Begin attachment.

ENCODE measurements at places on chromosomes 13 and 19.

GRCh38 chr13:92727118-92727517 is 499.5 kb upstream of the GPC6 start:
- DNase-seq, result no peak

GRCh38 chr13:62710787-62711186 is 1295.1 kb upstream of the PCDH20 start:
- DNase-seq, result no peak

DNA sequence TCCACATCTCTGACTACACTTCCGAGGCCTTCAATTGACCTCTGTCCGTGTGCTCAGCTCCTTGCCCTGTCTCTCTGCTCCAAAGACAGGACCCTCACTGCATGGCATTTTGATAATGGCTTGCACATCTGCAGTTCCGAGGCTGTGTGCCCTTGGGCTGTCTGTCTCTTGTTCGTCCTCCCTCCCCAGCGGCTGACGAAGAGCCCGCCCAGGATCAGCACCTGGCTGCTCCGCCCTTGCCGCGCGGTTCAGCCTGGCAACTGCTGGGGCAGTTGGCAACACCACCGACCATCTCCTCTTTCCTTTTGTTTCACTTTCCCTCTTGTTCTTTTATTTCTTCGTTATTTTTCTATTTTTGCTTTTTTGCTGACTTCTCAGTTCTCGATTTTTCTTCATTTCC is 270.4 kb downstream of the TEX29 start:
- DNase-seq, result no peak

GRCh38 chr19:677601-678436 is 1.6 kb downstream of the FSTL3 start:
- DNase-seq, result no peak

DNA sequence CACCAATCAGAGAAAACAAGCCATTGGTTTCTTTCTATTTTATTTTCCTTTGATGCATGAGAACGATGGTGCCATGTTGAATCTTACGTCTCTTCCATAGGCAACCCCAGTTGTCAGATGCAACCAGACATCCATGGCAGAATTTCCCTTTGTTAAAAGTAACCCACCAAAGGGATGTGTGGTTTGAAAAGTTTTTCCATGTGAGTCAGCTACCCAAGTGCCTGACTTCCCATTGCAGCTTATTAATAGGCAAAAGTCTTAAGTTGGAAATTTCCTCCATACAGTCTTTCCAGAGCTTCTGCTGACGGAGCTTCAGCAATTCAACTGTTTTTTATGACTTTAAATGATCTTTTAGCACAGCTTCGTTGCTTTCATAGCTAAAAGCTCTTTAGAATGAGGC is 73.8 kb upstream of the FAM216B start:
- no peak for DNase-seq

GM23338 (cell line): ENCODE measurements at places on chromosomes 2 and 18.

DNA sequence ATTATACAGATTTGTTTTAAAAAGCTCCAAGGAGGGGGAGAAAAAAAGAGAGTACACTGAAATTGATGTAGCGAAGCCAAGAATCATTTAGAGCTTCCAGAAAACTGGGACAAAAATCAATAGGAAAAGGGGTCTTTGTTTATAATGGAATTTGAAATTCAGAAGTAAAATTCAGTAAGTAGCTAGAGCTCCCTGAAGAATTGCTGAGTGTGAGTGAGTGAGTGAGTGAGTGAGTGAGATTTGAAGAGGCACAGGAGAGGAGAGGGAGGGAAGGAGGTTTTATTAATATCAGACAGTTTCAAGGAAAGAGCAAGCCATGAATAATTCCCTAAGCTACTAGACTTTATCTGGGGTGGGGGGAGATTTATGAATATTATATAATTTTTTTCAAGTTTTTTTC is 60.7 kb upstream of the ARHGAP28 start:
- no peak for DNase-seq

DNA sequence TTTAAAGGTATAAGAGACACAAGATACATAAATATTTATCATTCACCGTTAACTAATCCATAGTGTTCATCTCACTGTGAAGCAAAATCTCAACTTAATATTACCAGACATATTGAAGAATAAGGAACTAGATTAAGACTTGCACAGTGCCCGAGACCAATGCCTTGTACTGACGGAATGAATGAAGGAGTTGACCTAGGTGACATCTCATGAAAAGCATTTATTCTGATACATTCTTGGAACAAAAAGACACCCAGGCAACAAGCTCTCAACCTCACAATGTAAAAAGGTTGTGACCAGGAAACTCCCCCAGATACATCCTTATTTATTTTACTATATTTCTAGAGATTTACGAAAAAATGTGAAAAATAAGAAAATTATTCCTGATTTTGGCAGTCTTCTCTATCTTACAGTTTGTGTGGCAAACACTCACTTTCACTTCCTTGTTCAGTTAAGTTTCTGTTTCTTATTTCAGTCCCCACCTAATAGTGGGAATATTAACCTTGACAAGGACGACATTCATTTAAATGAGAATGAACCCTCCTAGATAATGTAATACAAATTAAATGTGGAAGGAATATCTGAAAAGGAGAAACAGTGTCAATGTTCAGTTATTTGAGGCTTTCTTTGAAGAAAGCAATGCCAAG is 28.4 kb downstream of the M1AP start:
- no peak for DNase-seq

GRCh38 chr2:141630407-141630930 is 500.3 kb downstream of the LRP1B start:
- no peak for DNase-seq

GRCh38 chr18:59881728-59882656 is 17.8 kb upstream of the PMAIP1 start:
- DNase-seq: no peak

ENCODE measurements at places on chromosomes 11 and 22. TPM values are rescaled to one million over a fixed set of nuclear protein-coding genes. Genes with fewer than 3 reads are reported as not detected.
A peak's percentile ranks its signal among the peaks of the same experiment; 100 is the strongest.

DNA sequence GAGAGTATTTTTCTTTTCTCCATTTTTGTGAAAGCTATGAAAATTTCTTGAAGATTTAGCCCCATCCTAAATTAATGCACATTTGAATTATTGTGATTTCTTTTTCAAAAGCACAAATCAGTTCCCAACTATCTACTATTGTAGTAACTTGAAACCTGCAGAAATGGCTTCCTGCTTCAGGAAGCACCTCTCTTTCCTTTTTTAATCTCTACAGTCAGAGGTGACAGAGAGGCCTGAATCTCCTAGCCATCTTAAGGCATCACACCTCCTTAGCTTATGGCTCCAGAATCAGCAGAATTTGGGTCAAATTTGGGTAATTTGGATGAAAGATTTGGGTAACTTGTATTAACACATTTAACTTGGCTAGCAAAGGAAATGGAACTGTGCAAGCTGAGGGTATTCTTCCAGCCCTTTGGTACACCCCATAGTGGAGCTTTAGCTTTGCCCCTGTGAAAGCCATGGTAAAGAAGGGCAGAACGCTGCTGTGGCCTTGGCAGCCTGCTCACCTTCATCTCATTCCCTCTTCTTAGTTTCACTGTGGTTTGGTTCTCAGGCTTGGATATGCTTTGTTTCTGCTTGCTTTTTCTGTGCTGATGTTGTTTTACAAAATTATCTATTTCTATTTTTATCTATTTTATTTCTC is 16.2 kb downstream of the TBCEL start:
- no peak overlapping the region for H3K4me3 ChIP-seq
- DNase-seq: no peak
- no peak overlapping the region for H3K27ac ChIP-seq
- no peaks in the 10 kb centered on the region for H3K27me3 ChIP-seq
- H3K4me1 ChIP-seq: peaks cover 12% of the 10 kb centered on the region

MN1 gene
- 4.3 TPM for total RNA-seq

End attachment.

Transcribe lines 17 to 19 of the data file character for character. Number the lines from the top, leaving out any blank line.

GRCh38 chr2:141630407-141630930 is 500.3 kb downstream of the LRP1B start:
- no peak for DNase-seq

GRCh38 chr18:59881728-59882656 is 17.8 kb upstream of the PMAIP1 start: